Pilot your submarine to the hellmouth and collapse it with torpedoes to save humanity. Engage your sonar with THE POWER OF YOUR VOICE!
Screamin' Meemies was created as my entry to the 2019 Butterscotch Shenanijam.
Theme: Cursemas Eve
- Right mouse click (and hold): pilot your submarine.
- Left mouse click: fire torpedoes.
- Yell "PING" into your microphone: use your sonar.
- Make sure your microphone device and gain are properly adjusted on the title screen.
- Seal Approved - Some aspect of your game is controlled by the sound of claps and/or screams.
- Maverick - Your team size is 1.
Healthy Living. I was so close, but then stayed up too late at the end. But I did hit the gym and eat well!
- v1.6.4: My wife, on her first playthrough, discovered a bug where people could be sacrificed to pings even after you've won the game, resulting in more deaths than total crew. This crashed the game on the memoriam screen. Fixed.
- v1.6.3: Enhancements and bug fixes!
- Torpedo damage range increased - kill multiple ghosts more often.
- Torpedo reload time decreased - make better use of your ping times.
- Hellmouth shakes and roars on taking damage.
- Bubbles make the sea seem harmless. (It isn't.)
- Submarine rotor noise will turn off when going to the end screen.
- Ghost spawns move in correct direction.
- v1.6.2: Corrected spelling error in credits.
- v1.6: Interactive menu lets you learn how to play and test your sonar.
- v1.5: Allows recording device selection from main menu.
- v1.4: Microphone gain, with colored bar.
All I knew when I started Screamin' Meemies was that I wanted microphone input controlling some aspect of the game. Its mood shift to dark was unintentional. On the first day I suggested the "sacrifice your crew to power the sonar" mechanic to my kid as a way of rate-limiting its use (everything else was a UI nightmare), but it was just a mechanics discussion, not a way of creating a mood.
As the game progressed, I wound up choosing music that really pushed me down this alley. Once I had Bensound's "Ofelia's Dream" in there, the idea came to me that we'd track the crew with figures to help humanize them. And then, that we'd show them as people on the end-game screen. By this point I was aware that I really wanted to make it a hard decision to sacrifice your crew.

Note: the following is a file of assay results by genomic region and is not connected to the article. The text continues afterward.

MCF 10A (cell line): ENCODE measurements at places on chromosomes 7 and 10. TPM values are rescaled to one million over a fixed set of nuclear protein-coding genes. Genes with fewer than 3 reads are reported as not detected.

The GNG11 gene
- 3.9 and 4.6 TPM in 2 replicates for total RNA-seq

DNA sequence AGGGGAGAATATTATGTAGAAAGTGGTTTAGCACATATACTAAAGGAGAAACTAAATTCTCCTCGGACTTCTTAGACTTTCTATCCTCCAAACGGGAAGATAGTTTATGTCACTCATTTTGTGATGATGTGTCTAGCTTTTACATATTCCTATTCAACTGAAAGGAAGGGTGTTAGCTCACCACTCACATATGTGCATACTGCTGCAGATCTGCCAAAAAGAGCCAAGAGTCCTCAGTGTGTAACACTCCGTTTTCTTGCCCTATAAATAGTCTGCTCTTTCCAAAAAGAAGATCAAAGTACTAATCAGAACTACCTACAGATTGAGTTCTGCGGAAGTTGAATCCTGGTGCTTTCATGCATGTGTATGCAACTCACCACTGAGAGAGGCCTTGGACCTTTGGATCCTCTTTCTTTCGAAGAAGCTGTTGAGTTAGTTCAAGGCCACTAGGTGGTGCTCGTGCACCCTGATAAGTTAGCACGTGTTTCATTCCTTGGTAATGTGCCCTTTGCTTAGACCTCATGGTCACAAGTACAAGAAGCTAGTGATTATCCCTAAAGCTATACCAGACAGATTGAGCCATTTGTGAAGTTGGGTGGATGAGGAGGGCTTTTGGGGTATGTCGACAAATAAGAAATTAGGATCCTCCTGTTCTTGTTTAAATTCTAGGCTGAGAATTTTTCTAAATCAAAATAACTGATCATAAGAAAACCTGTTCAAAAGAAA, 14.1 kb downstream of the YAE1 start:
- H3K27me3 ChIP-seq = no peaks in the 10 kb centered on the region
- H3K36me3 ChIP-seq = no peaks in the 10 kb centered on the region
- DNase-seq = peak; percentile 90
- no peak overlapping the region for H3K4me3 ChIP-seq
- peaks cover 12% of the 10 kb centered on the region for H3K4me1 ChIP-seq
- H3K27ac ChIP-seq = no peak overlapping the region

I added the sword slashing sound to the sacrifice mechanic along with human screams. I'm a tiny bit concerned with how much time I spent getting those screams just right.
I love how you see your dead crew members' names on the end screen. My only regret is I didn't have time to add their partner status and number of children.
Other Design Discussion
The instructions screen was initially a wall of text. I like how you can now pilot the submarine around and try out the sonar. This works as both a bit of a fun mini-tutorial (I love shooting unlimited torpedoes) and also to ensure your microphone volume is correct.
You might notice the use of caps across the instructions. I took my cue from my favorite old-school game: Space Taxi (for the Commodore-64). Its instruction screen was much like this, with caps for emphasis in an age with no bolding or italics.
Just a .zip file for Windows users. Unzip to a folder and run the .exe.
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